By timing the movements the guards, the men emerge from the tunnel one by one, and make a dash for the woods. All is going well until one man trips, and inadvertently alerts the guards. The escape is quickly stopped. 76 men got away. Travelling in pairs or alone, the escapees must make their way to the neutral countries. Some hitch a ride, some take the train, some steal a fighter plane, and Hilts famously drives across the fields in a German motorbike, leading to the film’s iconic chase sequence.

In the end, all but three of the men are recaptured. As Bartlett and 49 others sit in the back of a German truck, expecting to be delivered back to the camp, he reflects on the mission. Although the have been caught, he believes that the escape was a success. They proved that the camp was not as secure as the Luftwaffe thought, they distrusted the German army, and most importantly, they led many soldiers on a chase which caused a large-scale distraction when those troops could have been fighting the Allies.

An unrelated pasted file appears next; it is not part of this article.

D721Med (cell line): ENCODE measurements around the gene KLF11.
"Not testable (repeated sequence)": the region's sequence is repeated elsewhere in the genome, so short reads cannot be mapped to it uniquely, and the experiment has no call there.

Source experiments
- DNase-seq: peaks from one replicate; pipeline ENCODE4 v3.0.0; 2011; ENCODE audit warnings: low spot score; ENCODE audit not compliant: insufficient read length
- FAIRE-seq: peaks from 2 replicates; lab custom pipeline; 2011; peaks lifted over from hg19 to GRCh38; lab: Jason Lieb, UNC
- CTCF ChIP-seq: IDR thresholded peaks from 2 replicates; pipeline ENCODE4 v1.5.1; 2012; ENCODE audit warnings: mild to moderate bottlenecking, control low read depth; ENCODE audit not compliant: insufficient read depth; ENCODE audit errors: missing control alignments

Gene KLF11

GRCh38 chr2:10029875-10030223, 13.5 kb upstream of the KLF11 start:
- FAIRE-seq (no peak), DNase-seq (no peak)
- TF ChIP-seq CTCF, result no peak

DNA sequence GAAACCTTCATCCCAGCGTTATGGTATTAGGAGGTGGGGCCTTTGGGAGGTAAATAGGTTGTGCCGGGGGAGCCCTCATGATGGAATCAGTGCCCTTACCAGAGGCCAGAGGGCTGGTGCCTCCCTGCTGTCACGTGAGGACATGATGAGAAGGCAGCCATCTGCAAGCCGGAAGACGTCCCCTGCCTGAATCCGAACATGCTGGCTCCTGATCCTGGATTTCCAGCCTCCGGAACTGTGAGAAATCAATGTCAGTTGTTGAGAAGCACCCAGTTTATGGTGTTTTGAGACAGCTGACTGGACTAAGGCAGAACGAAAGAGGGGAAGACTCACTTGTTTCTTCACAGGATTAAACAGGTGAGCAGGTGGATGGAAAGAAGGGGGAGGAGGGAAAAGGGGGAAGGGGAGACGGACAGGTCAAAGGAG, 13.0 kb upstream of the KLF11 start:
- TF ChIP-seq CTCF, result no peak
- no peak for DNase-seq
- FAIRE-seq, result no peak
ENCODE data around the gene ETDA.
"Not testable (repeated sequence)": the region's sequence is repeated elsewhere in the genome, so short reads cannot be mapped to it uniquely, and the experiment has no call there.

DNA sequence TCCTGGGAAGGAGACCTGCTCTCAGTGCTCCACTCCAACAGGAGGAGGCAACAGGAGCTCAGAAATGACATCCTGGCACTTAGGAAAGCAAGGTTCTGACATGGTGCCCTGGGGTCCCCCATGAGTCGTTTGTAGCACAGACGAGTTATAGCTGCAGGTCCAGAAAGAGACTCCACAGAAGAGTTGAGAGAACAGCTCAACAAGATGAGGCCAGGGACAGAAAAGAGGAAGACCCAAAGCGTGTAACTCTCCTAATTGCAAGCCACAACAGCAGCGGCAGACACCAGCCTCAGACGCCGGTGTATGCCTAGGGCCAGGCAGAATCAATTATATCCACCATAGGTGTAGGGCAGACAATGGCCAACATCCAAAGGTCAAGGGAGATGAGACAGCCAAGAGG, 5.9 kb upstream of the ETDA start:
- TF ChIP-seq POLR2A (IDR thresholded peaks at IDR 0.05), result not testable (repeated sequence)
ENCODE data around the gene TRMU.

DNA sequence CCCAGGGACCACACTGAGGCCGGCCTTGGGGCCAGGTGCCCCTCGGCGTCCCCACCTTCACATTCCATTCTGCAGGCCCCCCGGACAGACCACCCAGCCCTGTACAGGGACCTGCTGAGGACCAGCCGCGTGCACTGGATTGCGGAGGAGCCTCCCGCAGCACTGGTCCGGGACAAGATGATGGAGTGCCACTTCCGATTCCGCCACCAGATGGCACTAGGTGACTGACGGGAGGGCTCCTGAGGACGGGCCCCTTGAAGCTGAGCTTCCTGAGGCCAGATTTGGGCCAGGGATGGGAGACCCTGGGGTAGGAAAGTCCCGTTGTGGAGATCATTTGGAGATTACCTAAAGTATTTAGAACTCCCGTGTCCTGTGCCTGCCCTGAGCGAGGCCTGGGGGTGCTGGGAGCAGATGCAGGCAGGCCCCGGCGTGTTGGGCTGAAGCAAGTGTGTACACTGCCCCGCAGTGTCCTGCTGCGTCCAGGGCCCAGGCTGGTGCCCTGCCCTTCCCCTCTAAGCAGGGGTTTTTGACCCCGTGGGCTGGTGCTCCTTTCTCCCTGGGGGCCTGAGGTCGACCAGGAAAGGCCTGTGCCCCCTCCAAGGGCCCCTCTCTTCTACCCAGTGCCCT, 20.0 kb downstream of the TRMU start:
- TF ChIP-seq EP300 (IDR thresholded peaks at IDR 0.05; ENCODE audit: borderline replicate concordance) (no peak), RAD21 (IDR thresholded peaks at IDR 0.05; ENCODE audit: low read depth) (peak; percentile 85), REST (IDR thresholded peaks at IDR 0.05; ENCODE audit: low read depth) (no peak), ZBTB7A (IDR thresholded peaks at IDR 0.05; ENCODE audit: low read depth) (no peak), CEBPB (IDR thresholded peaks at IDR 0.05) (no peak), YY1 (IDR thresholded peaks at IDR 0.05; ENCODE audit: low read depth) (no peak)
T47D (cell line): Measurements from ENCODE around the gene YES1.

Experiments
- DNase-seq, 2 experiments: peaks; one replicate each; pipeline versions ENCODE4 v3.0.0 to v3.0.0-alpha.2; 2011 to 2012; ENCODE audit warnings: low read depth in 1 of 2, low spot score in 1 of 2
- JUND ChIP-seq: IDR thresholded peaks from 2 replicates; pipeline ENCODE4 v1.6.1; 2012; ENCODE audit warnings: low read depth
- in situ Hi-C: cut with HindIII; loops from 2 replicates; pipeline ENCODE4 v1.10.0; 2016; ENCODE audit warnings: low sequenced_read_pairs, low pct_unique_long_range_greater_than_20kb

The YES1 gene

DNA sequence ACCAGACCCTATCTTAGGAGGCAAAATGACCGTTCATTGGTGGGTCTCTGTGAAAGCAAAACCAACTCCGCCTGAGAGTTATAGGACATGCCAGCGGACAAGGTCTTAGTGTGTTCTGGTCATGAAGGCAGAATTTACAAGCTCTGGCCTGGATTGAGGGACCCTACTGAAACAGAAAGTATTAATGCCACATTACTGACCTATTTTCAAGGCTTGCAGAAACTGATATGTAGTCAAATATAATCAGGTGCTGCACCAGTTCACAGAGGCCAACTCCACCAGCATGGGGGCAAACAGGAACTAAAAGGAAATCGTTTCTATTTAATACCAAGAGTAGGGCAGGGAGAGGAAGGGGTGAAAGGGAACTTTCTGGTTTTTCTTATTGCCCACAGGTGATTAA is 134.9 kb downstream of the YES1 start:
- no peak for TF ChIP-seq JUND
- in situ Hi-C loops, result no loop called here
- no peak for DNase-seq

In the film’s bleakest moment, the 50 men are let out to stretch their legs, and are promptly gunned down by the Germans. Back at the camp, the remaining POWs are informed that Bartlett and the others were “shot while trying to escape”. They see through this lie immediately, but are powerless to do anything.

As a result of the escape, the camp Kommandant is relieved of his position in disgrace. As he is about to be escorted from the camp, Hilts is brought back, unhurt, and promptly sent to the cooler. The bittersweet ending is capped by a dedication to the real life 50.

The Allied officers in The Great Escape are prime examples of stoicism in action. They do not let imprisonment sink their spirits, and they remain resolute throughout the ordeal. That is not to say they all behave stoically; one man, Ives, cannot stand the oppressive conditions in the cooler. He lets the situation drag him down, and as a result of his desperation, his part ends in tragedy. Danny the tunnel digger (Charles Bronson playing against type) also faces great anxiety (he appears to suffer from claustrophobia), but tries his best to keep it under control. Eventually he has a breakdown, and almost jeopardises the operation, but with help and understanding from the other men, he is able to pull through.